The novel begins with Meursault, a shipping clerk living in French Algiers in the 1940s, reading a message announcing the passing of his mom. While at the funeral the guests are surprised at his strange calm behavior. He goes on a date with a girl he just met, helps a pimp, and goes to a beach outside of town with both. Meursault and his friend, Raymond, are confronted by Arabs. A fight breaks out, with Meursault ultimately shooting an Arab. At the trial, the court seemed much more interested in Meursault’s lack of grief over his mother’s death than his crime.
Judged to be a cold-hearted, nonconforming, and detached loner, the jury finds Meursault’s character punishable by death. “Camus uncovers an arbitrary, repressive society, epitomized by its courts, that expects the individual (e.g., Meursault) to conform automatically to commonly accepted, if undefined, “civilized” norms”(Scherr 5).The main idea of “The Stranger” links the views of Absurdism and Existentialism; within Meursault’s personality.
In this novel, the author questions the meaning of life and its purpose. Furthermore, the environment is a significant part of Meursault’s situation, because his relationships affect his actions.
The Stranger follows the story of a single employee hired by a shipping company in the 1940s in Algiers. Each setting is crucial to understanding the background details of the protagonist. The story is set primarily in Meursault’s home in Algiers, followed by the Home for Aged Persons in Marengo. The second setting is the beach outside of Algiers where Meursault shoots the Arab five times.
“As I slowly walked toward the boulders at the end of the beach I could feel my temples swelling under the impact of the light” (Camus 37). The beach and its vastness depict the independence that Meursault had before the crime, whereas the sealed walls of the courthouse and the prison cell depict the suffocation that he experienced throughout his life. The last settings in the novel are at the prison and in the Assize Court in June. “When I came into the room the babel of voices echoing on the bare walls, and the sunlight streaming in, flooding everything in a harsh white glare, made me feel quite dizzy. After the relative darkness and the silence of my cell, it took me some moments to get used to these conditions” (Camus 46). ‘What with the crowd and the stuffiness of the air I was feeling a bit dizzy. I ran my eyes round the courtroom but couldn’t recognize any of the faces.” (Camus 52). They condemn him not so much for his actions but because he doesn’t believe and doesn’t follow what most people consider right and acceptable. “During the trial, Meursault shows no interest in defending himself, abandoning his fate to the prosecutor and his lawyer”(Heraud 2).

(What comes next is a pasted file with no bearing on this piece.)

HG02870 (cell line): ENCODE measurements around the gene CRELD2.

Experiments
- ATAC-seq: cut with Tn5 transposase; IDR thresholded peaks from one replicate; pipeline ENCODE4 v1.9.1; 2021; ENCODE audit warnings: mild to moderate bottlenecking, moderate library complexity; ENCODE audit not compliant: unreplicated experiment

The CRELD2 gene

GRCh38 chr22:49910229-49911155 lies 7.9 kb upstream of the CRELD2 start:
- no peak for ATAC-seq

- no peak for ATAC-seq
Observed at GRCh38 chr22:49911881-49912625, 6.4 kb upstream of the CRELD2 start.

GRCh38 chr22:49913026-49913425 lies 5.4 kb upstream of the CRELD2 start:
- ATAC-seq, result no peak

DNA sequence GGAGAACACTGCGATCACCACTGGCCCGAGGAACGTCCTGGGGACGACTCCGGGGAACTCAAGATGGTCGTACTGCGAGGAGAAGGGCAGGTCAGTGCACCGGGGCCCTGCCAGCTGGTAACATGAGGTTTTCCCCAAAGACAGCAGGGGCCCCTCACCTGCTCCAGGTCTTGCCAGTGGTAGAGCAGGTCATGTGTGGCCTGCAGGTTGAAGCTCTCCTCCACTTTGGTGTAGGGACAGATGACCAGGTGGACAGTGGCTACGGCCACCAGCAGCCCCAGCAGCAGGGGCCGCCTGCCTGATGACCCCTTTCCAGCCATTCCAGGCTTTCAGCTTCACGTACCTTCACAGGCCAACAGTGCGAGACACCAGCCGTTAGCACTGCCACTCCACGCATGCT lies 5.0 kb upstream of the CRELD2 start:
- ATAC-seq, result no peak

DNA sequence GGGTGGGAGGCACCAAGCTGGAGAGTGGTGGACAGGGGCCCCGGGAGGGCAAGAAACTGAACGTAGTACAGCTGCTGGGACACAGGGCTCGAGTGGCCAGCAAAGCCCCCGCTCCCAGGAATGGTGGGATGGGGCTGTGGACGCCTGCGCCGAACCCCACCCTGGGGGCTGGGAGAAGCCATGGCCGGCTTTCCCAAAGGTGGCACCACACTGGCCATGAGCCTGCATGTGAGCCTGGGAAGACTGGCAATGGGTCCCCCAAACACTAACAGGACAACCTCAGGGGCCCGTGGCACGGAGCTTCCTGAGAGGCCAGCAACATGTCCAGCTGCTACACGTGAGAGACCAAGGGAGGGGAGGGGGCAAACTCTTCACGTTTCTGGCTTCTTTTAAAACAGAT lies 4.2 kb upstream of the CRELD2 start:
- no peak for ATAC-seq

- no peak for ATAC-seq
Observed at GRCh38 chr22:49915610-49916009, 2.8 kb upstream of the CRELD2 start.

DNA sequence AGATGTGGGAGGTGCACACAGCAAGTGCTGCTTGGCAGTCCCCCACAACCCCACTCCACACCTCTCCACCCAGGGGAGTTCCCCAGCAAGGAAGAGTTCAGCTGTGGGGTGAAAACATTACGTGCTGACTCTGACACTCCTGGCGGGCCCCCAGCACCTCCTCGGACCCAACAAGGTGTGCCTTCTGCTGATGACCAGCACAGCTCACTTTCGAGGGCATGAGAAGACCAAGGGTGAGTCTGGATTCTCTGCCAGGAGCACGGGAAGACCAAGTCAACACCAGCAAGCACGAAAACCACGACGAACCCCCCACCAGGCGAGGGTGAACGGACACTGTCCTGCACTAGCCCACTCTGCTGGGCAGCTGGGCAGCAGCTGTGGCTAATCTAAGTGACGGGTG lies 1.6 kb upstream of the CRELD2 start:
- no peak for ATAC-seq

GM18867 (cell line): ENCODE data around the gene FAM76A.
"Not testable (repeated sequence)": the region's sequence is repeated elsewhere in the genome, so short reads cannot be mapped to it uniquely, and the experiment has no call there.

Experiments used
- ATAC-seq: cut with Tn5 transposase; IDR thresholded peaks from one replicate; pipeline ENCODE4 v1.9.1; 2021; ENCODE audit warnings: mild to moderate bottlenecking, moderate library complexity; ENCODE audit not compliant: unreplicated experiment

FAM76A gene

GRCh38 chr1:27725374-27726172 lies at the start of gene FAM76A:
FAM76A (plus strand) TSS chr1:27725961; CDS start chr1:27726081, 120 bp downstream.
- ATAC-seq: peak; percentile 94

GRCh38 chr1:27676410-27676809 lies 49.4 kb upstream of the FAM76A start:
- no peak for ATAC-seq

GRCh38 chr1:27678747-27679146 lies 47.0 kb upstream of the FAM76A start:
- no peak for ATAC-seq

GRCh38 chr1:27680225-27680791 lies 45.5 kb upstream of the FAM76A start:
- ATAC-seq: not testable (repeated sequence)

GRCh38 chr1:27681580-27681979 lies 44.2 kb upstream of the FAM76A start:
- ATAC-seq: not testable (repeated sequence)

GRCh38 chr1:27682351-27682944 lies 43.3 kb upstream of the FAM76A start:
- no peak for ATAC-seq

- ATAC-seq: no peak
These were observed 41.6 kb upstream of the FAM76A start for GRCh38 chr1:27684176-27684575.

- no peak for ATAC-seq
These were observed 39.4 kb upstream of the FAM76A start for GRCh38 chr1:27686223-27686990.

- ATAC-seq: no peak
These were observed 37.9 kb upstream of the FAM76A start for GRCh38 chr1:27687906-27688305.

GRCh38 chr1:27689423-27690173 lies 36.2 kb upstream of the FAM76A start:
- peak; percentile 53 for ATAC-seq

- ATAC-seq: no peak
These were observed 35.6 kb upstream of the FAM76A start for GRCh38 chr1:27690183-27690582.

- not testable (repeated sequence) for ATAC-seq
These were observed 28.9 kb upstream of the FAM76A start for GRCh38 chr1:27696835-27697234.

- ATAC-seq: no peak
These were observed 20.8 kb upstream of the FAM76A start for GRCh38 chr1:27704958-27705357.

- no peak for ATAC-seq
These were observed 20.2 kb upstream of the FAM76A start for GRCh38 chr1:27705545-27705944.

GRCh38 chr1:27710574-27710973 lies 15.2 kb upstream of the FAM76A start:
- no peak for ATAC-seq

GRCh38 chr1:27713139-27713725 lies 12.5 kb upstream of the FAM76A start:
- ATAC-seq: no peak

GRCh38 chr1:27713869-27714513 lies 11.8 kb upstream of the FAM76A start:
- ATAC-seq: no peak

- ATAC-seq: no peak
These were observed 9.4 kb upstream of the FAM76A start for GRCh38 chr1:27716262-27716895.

The only important quality of life is existence. The theme of this book is absurdism which signifies the universe has no rational direction or meaning. This is because the main character does not care what his life comes to, all he wants from life is for it to pass day by day without any major conflicts. “Meursault believes in the meaninglessness of life and he acts accordingly, a thing that makes him feel a ‘stranger’ among his people”(Mahdi 2). He gives the reader his philosophic outlook during his time in his prison. Meursault is sentenced to death and is visited in jail by the chaplain. The chaplain starts talking to him about God and Meursault snaps and grabs the priest by the collar. He yells at him not to waste his prayers. With the chaplain trying to push God onto him, he believes he has no time for god even in his final hour. Rather than getting mad at his own situation, Meursault is angered by the chaplains’ false sense of entitlement. “I was on the point of telling him to go, and leave me in peace, when all of a sudden he swung round on me and burst out passionately: “No! No! I refuse to believe it. I’m sure you’ve often wished there was an afterlife.” Of course, I had, I told him”(Camus 74).
Meursault is an absurd hero. The main character who embodies the opposite qualities of traditional heroes like bravery, determination, and a strong sense of personal identity. Meursault is a good example of how a character can be a good character but not necessarily likable. He is a hero because he has a unique perspective on life, that enables the reader to question their own. Camus derives his passion from absurdity in that because he will one day die, every moment can’t go unlived. The stranger lives completely detached from everything, dispassionately. I also think he lacked ambition, purpose, and self-knowledge. When a good opportunity came his way, not only did he not know how to grasp it, but also he did not ponder why it did not make him thrilled. “Thus, Camus has perhaps indirectly proved that Meursault is right when he thinks that involving emotionally with others brings no happiness and that showing no emotion at all leads to contentment and peace of mind, but Meursault has not succeeded in shaping this thought properly”(Mahdi 7). Marriage, to him, is of no great importance, just as the exact day on which his mother died is of no great importance. Raymond offered friendship; Marie herself, and now Meursault is offered a new position in Paris. And it all makes no difference, he says; he doesn’t object.
The main idea is that there is no meaning to life and no matter what happens, the universe keeps moving on. In the beginning, Meursault is a free man and is able to travel and go to the beach and wherever he wants, but that changes when he kills a man and he gets locked up jail waiting to be executed. Meursault might technically be brought before the court for killing the Arab, but he is really on trial for his personality, so he will be sentenced to such a crime. “Meursault’s social deviation from his people and his nonconformity to their prevailing ideas, practices, and views are part of his being an absurd man”(Mahdi 2).